Many of us start the new year with refreshed optimism and a list of ambitious resolutions. By the time late January rolls around, however, it’s not unusual to feel defeated—rather than empowered—by the goals we set for ourselves.
This can feel especially true when we’ve set resolutions around what we eat, how we exercise, and the ways we take care of our bodies.
A resolution, by definition, indicates that something is a problem. That it’s a bad thing in our lives that needs to be “resolved.” That’s why framing a goal as a resolution often leads to all-or-nothing and self-defeating thinking.
We may find ourselves categorizing our decisions as “good” or “bad,” or striving for impossible-to-achieve perfection rather than attainable benchmarks. When we can’t “stick” to these resolutions, we blame ourselves instead of taking a step back to think about whether the resolution is playing an expansive, not restrictive, role in our lives.
The resolutions we set around food and exercise, in particular, tend to be restrictive.
In January, our social media feeds are flooded with posts about low-calorie or “elimination” diets like Whole 30, Keto, intermittent fasting, or “cleanses” that give us fewer, rather than more, choices about how to nourish our bodies. They may keep us from getting the nutrition we need, and in ways that can be medically unnecessary, or even dangerous.
We may also attempt rigid exercise programs that promise to literally shrink us. These can lead to over-exertion or injury—when in reality, we should choose movement that makes us feel energized and joyful.
Resolutions like these tell us something is inherently wrong with certain foods or our bodies, and that can lead to a cycle of restrictive or rigid behaviors that are unsustainable. It’s time to move away from resolutions and replace them with intentions.
How to Reframe a Resolution as an Intention
Unlike resolutions, which limit our choices, intentions open us up to more possibilities. They help us decide how we will engage with the world with each new decision, instead of forcing us to follow a strict set of rules.
Intentions encourage us to get in tune with our minds and our bodies, which will help us make choices based on what we really need, and not what external voices say we can and cannot have.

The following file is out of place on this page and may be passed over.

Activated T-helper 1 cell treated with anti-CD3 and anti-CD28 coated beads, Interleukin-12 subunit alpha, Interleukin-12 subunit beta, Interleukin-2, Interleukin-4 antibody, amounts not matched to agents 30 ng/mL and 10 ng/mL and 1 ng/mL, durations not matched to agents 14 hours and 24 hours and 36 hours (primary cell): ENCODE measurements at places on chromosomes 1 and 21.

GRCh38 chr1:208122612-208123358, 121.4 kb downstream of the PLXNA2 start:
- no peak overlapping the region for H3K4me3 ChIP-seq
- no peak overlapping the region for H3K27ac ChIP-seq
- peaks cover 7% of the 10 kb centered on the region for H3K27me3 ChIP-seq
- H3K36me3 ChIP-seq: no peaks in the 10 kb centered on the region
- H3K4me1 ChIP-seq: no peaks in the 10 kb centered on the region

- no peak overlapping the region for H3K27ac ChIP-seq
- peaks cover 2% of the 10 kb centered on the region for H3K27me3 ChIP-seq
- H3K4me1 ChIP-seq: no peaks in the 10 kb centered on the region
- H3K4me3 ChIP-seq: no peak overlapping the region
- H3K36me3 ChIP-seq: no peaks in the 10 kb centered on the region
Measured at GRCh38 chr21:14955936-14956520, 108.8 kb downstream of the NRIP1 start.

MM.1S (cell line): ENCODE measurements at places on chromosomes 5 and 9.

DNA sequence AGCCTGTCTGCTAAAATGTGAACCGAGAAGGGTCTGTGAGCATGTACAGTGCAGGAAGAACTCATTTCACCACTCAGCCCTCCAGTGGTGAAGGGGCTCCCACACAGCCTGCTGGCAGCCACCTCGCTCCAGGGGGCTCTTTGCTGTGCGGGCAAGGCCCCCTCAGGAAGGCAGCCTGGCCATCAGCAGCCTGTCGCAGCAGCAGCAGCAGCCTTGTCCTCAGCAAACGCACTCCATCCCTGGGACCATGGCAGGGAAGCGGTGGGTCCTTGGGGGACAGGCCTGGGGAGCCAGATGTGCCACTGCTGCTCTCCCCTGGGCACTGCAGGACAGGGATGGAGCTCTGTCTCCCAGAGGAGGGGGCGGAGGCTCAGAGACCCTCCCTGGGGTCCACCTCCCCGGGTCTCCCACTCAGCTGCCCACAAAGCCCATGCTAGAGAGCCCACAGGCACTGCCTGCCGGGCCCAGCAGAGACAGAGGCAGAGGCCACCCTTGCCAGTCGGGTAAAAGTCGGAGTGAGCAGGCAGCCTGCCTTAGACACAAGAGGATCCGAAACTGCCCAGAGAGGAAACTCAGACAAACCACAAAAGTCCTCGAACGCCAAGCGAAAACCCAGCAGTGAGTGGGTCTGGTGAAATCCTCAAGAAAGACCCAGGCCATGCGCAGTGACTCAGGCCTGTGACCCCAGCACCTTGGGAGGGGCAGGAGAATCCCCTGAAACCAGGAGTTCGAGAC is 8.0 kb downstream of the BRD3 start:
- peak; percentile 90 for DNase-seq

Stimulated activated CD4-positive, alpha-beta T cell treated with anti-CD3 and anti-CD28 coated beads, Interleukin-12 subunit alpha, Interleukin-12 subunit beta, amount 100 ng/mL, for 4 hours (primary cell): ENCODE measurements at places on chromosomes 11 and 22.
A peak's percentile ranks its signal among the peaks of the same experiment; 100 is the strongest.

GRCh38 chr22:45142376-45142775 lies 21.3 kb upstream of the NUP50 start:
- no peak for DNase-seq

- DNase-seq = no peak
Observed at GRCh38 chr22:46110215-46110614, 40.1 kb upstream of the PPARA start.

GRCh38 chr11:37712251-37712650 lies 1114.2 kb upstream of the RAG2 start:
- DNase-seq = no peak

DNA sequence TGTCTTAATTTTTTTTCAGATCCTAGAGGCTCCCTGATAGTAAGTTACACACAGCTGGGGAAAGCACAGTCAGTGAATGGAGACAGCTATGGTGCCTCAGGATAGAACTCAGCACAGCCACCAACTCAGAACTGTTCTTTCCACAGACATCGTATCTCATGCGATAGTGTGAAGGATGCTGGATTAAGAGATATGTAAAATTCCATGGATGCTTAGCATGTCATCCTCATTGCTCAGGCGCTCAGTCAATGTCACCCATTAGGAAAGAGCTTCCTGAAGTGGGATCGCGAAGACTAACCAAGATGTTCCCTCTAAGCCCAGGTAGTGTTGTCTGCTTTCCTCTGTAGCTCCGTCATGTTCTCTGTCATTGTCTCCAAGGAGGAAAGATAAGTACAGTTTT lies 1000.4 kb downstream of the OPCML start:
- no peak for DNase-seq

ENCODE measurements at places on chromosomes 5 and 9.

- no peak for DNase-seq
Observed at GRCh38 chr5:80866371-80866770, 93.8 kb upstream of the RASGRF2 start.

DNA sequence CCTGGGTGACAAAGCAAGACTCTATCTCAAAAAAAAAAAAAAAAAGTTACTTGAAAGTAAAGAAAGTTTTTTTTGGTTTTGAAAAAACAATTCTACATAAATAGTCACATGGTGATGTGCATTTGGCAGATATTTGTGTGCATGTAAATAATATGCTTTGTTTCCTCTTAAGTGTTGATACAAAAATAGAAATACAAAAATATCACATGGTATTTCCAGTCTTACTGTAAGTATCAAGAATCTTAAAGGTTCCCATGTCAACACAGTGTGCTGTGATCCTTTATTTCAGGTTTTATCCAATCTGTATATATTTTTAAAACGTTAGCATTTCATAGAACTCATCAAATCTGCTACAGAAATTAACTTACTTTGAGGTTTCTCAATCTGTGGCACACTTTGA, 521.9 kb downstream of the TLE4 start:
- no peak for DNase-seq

A resolution says, “I won’t eat any of _____ food,” which can lead to cravings, binging, or self-punishing thoughts or behaviors.
An intention says, “I will say one thing in gratitude about every meal,” which encourages us to remember the ways food helps us nourish our bodies and live the lives we want.
A resolution says, “I have to do a certain exercise for _____ minutes every day”—a rule that doesn’t take into consideration how our bodies actually feel every day.
An intention says, “Today I’ll engage in any movement that makes me feel good in my body,” which gives us permission to move in ways that are right for our bodies in the moment.
A resolution says, “I can only have _____ calories a day,” which can send us spiraling into restrictive choices, lack of nutrition, and hunger.
An intention says, “I will pause to listen to my body during meals, and will let my hunger cues determine how much I eat,” which gives our bodies the opportunity to tell us what they need.
What your intention (or intentions) will be depends on what’s most meaningful for you. As you’re setting intentions, it helps to:
- Map your intention. Think of actionable, yet achievable, steps. Maybe your intention is “to feel more connected to friends and family.” Your next steps could be to invite a friend over for coffee, or to make a date to FaceTime with a parent or sibling.
- Follow up with your intention. That doesn’t mean you have to adhere to a strict schedule of daily check-ins. It can mean making time once a week to reflect on or journal about the steps you’ve taken to follow your intention, or whenever it makes sense to you.
- View food as neutral. Neither good nor bad. Just nourishing.
- Consult with a registered dietitian and physician, if there is a medical necessity for changing your eating.
- Release yourself from guilt or shame. There’s no “wrong” way to follow your intention.
All the while, keep in mind that an intention isn’t something you can “succeed” or “fail” at—it’s a mindset for living more fully on your terms. And that’s something to aspire to any day of the year.
Midwest Counseling & Diagnostic Center, an outpatient group mental health practice in Chicago’s River North neighborhood, can offer support. Our extensively trained, highly skilled therapists are down-to-earth, non-judgmental, and committed to helping you find the path forward on your journey. For more information on eating disorder support and nutrition therapy and support offered by Midwest Counseling, please contact Rose Metivier: firstname.lastname@example.org.